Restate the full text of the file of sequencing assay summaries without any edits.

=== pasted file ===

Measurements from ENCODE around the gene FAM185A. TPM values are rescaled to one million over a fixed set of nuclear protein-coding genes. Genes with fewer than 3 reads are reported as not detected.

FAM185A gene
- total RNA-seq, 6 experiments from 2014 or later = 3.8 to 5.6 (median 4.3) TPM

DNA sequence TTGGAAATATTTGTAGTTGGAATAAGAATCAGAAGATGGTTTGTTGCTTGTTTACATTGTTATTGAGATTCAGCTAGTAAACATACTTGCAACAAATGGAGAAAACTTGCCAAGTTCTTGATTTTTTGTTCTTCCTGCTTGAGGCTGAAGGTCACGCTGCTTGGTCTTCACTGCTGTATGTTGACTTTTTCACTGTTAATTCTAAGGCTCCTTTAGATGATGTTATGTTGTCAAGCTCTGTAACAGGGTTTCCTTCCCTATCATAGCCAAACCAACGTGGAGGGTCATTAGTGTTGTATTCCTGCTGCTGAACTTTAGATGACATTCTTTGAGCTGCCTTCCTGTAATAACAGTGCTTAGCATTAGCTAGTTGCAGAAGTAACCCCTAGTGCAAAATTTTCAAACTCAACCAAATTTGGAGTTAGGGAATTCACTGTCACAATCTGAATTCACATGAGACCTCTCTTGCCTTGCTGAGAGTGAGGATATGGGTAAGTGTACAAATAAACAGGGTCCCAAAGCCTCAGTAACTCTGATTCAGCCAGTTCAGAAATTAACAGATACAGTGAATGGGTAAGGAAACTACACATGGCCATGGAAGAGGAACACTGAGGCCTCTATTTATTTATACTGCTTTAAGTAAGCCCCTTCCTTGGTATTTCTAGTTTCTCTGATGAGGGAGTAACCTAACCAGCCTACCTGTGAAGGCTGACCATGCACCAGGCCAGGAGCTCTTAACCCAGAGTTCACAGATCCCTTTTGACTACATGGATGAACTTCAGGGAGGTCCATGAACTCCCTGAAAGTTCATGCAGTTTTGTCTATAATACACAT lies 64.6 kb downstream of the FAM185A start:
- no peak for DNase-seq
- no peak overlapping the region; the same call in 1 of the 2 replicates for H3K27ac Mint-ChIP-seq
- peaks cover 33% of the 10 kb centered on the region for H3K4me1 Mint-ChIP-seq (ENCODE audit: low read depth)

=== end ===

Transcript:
Measurements from ENCODE around the gene FAM185A. TPM values are rescaled to one million over a fixed set of nuclear protein-coding genes. Genes with fewer than 3 reads are reported as not detected.

FAM185A gene
- total RNA-seq, 6 experiments from 2014 or later = 3.8 to 5.6 (median 4.3) TPM

DNA sequence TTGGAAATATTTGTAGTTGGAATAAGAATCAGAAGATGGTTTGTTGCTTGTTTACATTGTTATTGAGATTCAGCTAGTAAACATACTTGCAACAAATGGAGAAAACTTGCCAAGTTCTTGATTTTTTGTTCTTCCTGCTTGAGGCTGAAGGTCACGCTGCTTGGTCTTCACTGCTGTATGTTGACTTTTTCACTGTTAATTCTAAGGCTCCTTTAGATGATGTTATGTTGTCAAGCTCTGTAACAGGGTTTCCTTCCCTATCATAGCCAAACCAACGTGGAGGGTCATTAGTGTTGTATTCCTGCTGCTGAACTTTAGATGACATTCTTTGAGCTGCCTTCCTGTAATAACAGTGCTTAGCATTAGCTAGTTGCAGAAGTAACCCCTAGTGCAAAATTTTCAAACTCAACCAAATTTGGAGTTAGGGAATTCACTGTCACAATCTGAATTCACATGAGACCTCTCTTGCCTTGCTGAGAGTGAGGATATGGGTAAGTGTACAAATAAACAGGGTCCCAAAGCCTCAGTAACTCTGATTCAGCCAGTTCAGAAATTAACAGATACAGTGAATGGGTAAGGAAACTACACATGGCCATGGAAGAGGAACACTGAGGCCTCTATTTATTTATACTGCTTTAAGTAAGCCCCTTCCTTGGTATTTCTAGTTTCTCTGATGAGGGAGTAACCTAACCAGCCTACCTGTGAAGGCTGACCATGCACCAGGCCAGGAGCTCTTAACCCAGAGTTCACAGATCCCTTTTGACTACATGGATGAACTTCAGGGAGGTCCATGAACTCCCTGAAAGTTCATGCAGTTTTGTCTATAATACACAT lies 64.6 kb downstream of the FAM185A start:
- no peak for DNase-seq
- no peak overlapping the region; the same call in 1 of the 2 replicates for H3K27ac Mint-ChIP-seq
- peaks cover 33% of the 10 kb centered on the region for H3K4me1 Mint-ChIP-seq (ENCODE audit: low read depth)